Blueprint tightens EU links
Updated: 2013-11-22 00:28
By LI XIAOKUN in Beijing and TUO YANNAN in Brussels (China Daily)
Talks begin on an investment protocol; 2020 trade target set at $1 trillion
Premier Li Keqiang meets European Council President Herman Van Rompuy (left) and European Commission President Jose Manuel Barroso in the Great Hall of the People in Beijing on Thursday. They attended the 16th China-EU leaders' meeting, which worked out a blueprint for bilateral relations in coming years. Wu Zhiyi / China Daily
China and the European Union announced a grand plan for cooperation until 2020 on Thursday and started talks on an investment protocol, mapping out the blueprint for the key relationship in coming years.
They also vowed to discuss the feasibility of a free trade agreement and set the target for bilateral trade volume in 2020 at $1 trillion, nearly doubling the $546 billion recorded in 2012.
The decision was made at the EU's first summit with China's new leadership, nearly a week after China announced a plan for sweeping reforms for the next decade.
Observers said it is a historic moment for China's relations with the EU as both have decided to combine their targets.
Premier Li Keqiang said of the China-EU 2020 Strategic Agenda, "The plan is unprecedented in its breadth of content, ranging from aerospace and counter-piracy to urbanization and energy."
He made the remarks at a joint briefing also attended by European Council President Herman Van Rompuy and European Commission President Jose Manuel Barroso after their 90-minute talks at the 16th China-EU leaders' meeting.
At the start of the meeting, Li said he hoped that results can be achieved in the investment protocol talks.
Van Rompuy told reporters that the two sides have made "a substantial step forward today by launching negotiations on an investment agreement, covering both investment protection and market access".
"Our strategies need to be intertwined for the upcoming years to 2020 and beyond," he said, adding that an investment agreement can help avoid protectionism and promote investment, while assuring a level playing field.
"Our summit today has been an important building block in the EU-China relationship," he said.
Shada Islam, director of Policy Friends of Europe, a nonprofit think tank for EU policy analysis and debate, told China Daily the EU-China Summit "offers a much-needed moment of reflection and respite".
Islam said the summit comes after a fraught year marked by tense exchanges over trade, and reciprocal accusations of arrogance, indifference and neglect.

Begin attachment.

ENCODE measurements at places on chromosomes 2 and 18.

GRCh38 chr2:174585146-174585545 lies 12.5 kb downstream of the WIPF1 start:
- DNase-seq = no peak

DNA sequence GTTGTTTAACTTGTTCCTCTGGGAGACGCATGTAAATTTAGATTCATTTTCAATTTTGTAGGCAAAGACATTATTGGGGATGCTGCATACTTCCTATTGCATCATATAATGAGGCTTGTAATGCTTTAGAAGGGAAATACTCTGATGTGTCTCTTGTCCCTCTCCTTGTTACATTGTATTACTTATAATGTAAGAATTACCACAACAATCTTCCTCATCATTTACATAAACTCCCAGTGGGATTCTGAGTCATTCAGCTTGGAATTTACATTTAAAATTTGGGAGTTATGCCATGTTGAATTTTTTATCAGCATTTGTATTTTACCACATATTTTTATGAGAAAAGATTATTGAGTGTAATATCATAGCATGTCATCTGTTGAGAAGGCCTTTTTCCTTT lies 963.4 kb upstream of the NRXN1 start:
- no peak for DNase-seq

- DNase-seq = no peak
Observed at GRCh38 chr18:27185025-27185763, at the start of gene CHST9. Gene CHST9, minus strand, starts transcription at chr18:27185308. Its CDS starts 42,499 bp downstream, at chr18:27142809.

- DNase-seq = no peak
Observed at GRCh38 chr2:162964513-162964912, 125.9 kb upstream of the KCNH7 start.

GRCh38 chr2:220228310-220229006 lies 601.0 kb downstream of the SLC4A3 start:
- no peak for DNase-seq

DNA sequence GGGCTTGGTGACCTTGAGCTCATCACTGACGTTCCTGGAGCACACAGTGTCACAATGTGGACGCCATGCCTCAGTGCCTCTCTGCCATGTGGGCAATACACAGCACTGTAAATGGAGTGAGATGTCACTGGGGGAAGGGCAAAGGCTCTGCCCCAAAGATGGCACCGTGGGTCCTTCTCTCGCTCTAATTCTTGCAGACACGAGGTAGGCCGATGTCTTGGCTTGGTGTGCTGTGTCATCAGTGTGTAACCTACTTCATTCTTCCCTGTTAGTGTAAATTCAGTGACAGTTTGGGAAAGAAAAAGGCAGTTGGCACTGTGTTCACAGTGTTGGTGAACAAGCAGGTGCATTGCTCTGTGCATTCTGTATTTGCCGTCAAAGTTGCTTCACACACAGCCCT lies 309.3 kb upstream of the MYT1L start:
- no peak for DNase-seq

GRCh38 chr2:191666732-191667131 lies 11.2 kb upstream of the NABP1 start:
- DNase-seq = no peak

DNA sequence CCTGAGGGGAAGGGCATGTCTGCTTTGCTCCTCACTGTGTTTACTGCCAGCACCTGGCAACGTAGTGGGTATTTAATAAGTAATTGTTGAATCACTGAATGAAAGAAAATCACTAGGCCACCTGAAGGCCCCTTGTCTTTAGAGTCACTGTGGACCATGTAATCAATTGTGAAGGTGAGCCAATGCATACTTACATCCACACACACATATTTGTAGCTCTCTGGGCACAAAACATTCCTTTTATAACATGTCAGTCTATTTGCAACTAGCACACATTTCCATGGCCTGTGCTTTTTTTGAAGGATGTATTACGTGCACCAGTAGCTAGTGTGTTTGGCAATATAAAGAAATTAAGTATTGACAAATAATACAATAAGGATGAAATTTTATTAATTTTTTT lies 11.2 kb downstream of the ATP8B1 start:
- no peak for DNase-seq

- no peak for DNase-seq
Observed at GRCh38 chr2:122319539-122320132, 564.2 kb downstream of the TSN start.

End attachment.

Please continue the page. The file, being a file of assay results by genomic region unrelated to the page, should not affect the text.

"China's newly announced reform strategies are conducive to a more constructive EU-China economic relationship, while aspects of the 'Chinese Dream' invoked by President Xi Jinping also open new avenues for cooperation.
"Relations with China are an important test of the EU's ability to adjust to an emerging multi-polar world ...
"There is no doubt — with trade worth more than 1 billion euros ($1.35 billion) a day, the relationship between China and the EU is too big to fail, " Islam said.
Zhao Jinjun, president of China Foreign Affairs University, said the blueprint announced after the Third Plenum of the Communist Party of China's 18th Central Committee offers new opportunities for the EU, China's largest trading partner.
"The EU wants to take this chance to advance its economic cooperation with China," said Zhao, a former Chinese ambassador to France.
Zhao Junjie, a researcher in European studies at the Chinese Academy of Social Sciences, said Beijing's newly announced urbanization ambitions offer a chance for cooperation.
"China can learn a lot from the EU in that regard, especially in balancing social development and environmental protection. It can also introduce the EU's experience in the new-energy and traffic sectors to improve governance of large cities," Zhao said.
At the summit, both sides agreed to keep their markets open, oppose protectionism and deal with trade disputes through dialogue.
They also agreed to work more closely on transportation and infrastructure, cooperate on science and technological innovation, while developing new energy sources and materials together.
Guy de Jonquieres, senior fellow at the European Centre for International Political Economy, a Belgian policy research think tank, said research and development spending in China reached $300 billion last year, second only to the United States.
Chinese high-tech companies, such as information and communications technology solutions provider Huawei and PC giant Lenovo Group, represent the country's huge potential in innovation, he said.
If the country wants to further develop its technology sector, it needs to provide more support to the private sector, de Jonquieres said.
After the summit, the leaders witnessed the signing of three deals on energy, intellectual property rights and agricultural technology.
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